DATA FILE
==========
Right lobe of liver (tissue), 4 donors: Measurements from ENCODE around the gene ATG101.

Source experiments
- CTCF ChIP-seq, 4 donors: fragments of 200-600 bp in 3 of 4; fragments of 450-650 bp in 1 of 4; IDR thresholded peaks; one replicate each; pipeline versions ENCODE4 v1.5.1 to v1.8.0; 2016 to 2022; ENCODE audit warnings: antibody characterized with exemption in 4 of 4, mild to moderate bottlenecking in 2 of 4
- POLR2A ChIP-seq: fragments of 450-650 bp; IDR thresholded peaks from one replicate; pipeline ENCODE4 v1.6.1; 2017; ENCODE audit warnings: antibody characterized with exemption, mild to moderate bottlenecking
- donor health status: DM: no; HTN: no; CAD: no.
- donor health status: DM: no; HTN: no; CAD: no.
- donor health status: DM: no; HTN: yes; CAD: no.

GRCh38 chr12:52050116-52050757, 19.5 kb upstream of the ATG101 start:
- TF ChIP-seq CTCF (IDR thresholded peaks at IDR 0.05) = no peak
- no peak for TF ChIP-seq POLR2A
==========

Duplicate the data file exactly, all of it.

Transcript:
Right lobe of liver (tissue), 4 donors: Measurements from ENCODE around the gene ATG101.

Source experiments
- CTCF ChIP-seq, 4 donors: fragments of 200-600 bp in 3 of 4; fragments of 450-650 bp in 1 of 4; IDR thresholded peaks; one replicate each; pipeline versions ENCODE4 v1.5.1 to v1.8.0; 2016 to 2022; ENCODE audit warnings: antibody characterized with exemption in 4 of 4, mild to moderate bottlenecking in 2 of 4
- POLR2A ChIP-seq: fragments of 450-650 bp; IDR thresholded peaks from one replicate; pipeline ENCODE4 v1.6.1; 2017; ENCODE audit warnings: antibody characterized with exemption, mild to moderate bottlenecking
- donor health status: DM: no; HTN: no; CAD: no.
- donor health status: DM: no; HTN: no; CAD: no.
- donor health status: DM: no; HTN: yes; CAD: no.

GRCh38 chr12:52050116-52050757, 19.5 kb upstream of the ATG101 start:
- TF ChIP-seq CTCF (IDR thresholded peaks at IDR 0.05) = no peak
- no peak for TF ChIP-seq POLR2A